luxxuryproblems‘ full debut centred around themes of information and sensory overload. Released on the the Philip Jondo co-founded SPA Recordings, the high-def amalgam heard on Inhale, Aerosol, Recovery (Non Sequitur) would strafe maximalist sound design, austere industrial qualities and beautifully aerated melody. In tandem with Gardland, the Lullabies For Insomiacs-affiliated duo that Jondo is also a part of, its followup would tread a familiar path.

Contributing to our themed Concept In Practice series, luxxuryproblems now demonstrates a side to his creativity we had yet to see. Unlike the original productions, which can oscillate between moments of crystalline beauty and squealing HD, the mix is thick with murk. Hints of light penetrate on occasion, but burying oversaturated sonic vistas deep in tape hiss, compression takes centre stage across its hour-long duration. He also answered a few questions on the recording process, where the music was sourced and more.


Hi mate, could you tell us a bit about the mix?

The mix circles around a triangle of compression, overdrive and the loss of dynamics. While trying to translate a process of emotional blunting, I also investigated backgrounds of my own current listening mood and the interest in strange atmospheres of noisy/raw textures. I aimed to create a forceful density of layers by stacking a bunch of tracks and recordings on top of each other.

When, where and how was it recorded?

I compiled it during 2 nights at home, using a DAW, to be able blend many files. After bouncing the mixture, I dubbed it onto cassette tape which l then, again re-recorded back into the DAW, adding extra saturation on top, to tighten the dynamic range step by step.

How would you recommend listening to it?

As loud as possible, best with in-ear headphones close to the eardrum. During a night walk, in low light situations, or eyes closed.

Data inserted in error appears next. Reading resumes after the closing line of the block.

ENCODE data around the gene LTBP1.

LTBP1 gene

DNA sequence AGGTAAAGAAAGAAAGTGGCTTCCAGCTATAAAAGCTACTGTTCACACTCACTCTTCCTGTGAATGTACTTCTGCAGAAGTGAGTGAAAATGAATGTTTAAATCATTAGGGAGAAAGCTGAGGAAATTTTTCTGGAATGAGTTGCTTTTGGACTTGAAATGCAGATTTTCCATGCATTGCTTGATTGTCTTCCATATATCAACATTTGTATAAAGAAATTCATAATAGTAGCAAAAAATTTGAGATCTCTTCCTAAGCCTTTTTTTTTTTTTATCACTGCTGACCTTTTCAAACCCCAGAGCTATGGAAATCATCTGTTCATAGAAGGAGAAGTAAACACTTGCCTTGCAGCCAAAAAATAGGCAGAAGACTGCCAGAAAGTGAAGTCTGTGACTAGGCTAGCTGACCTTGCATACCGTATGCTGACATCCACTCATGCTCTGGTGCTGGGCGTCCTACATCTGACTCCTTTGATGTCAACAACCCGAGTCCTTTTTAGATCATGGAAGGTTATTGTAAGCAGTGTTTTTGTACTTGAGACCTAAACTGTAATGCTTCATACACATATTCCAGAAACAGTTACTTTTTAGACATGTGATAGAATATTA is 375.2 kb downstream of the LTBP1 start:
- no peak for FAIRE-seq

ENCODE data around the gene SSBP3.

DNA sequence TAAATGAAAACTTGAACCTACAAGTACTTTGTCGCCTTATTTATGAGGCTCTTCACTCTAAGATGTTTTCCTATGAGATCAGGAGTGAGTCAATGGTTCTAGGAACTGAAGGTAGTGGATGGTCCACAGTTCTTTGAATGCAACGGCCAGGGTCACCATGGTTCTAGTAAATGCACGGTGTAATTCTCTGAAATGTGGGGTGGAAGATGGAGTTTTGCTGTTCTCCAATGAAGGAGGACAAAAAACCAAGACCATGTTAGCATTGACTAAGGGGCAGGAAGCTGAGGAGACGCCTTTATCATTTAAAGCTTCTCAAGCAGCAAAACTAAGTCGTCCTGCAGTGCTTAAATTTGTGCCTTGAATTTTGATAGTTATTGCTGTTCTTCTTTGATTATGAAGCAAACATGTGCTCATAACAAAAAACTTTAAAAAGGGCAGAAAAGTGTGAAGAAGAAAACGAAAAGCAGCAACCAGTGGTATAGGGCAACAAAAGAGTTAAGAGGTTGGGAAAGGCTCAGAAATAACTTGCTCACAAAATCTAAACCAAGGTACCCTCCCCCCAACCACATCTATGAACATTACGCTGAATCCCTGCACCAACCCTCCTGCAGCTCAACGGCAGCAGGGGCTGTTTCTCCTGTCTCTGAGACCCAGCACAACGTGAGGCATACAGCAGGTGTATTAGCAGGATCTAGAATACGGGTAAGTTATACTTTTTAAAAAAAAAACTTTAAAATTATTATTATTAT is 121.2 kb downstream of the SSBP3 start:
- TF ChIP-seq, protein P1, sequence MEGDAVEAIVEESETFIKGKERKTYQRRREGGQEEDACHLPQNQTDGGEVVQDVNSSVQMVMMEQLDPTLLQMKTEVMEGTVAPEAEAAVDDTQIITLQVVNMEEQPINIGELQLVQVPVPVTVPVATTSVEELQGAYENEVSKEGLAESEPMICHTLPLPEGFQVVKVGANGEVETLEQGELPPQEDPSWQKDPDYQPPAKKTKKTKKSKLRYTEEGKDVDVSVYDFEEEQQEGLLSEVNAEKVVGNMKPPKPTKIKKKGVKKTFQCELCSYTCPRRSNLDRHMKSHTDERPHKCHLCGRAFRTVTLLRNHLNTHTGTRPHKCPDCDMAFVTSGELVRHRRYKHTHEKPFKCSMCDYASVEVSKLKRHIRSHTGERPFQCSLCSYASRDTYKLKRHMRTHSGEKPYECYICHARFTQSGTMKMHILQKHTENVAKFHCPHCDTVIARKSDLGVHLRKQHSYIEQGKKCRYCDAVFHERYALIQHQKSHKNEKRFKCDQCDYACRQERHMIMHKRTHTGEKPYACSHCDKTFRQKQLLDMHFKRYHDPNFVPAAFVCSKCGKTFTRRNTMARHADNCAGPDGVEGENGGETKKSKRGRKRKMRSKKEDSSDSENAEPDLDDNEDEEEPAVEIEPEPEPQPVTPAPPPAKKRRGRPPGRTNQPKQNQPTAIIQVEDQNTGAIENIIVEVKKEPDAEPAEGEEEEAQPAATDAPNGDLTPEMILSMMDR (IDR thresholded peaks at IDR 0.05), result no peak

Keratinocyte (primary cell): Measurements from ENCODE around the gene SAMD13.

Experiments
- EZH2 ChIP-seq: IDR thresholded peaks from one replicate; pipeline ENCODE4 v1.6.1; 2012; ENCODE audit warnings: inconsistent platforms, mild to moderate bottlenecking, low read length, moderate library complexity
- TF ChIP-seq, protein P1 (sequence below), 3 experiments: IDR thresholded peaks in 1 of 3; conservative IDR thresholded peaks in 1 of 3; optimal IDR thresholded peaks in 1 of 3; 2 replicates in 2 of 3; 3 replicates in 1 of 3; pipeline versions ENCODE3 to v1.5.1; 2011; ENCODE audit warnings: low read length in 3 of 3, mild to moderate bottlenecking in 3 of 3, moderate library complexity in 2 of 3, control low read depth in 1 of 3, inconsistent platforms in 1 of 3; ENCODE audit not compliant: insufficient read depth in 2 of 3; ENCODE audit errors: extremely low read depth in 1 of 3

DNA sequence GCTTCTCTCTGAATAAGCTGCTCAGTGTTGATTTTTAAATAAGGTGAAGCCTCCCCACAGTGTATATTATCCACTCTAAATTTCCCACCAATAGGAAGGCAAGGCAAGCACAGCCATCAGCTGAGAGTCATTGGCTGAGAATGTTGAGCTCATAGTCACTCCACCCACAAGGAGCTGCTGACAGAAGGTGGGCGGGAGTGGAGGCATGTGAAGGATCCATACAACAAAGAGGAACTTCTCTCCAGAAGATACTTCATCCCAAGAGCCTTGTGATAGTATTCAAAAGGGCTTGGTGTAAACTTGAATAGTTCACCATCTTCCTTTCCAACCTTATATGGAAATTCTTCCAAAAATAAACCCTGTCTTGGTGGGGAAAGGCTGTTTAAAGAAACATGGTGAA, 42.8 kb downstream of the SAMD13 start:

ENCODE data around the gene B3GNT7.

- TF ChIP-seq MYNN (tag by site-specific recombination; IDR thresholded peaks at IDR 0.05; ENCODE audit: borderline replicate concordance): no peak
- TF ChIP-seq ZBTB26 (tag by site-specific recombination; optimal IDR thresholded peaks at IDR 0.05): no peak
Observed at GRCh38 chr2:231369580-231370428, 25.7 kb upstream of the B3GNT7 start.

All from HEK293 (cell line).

Do you have any process when it comes to sourcing new music? Any specific places you look or favourite spots to go digging?

The favourite “spot” is the exchange with friends. This leads to interesting discoveries from “old” to new stuff. Interactions with different circles of friends are an important source of our mutual education.

I always check things in Discogs, to learn more about each project. I really appreciate its interconnection of communities and cultures. A certain openness to learn about backgrounds of stuff and following crosslinks uncovers treasures for me.

How about the last records you bought?

Needed several attempts to get in the right mood to listen to it. It’s a truly powerful and rich album…

A surprisingly sharp and solid electro work…

Do you have any process when it comes to record store digging?

Not really. Just being curious about new perspectives through abstractions in any genre. I’m attracted by records, that evoke a certain world of thought or “listenable” image. In general I’m lead by combinations of word and image that draws my attention to have a trip.

How did you source the music played in this mix?

Files from: my library, recent purchases, file exchanges, forums/blogs, digitized stuff and both field and radio recordings.

How did you settle on the name Luxxuryproblems? Is there a story behind it?

I grew up being a competitive athlete. Practicing high diving quite successfully for 13 years, I was completely trapped into the professional sports system. A serious accident allowed me to quit sports and to emancipate. Years later, in a record store I stumbled upon ‘Luxury Problems’ by Andy Stott, showing a photography of a high diver in flight on the artwork. This moment was a paradoxical flashback and realization at once for me.

I think, that luxury itself can be seen as a mode of emancipation from purpose or function: a mental twist – a general challenge against the rational. I’m lucky to face such problems now.

Where have you been based throughout the pandemic? Any go-to coping mechanisms that you’ve relied on to cope with things like lockdown and quarantine?

Mainly at home in the web and on my bike. I started exploring the suburbs of my city at day and the Internet’s hinterland at night. Also I concentrated on book releases, print stuff and photography through which I could pause music making for a while to observe my own changing disposition.

And finally, do you have planned for the rest of the year?

Weaving the explorations I’ve made into a live set and a new release.   

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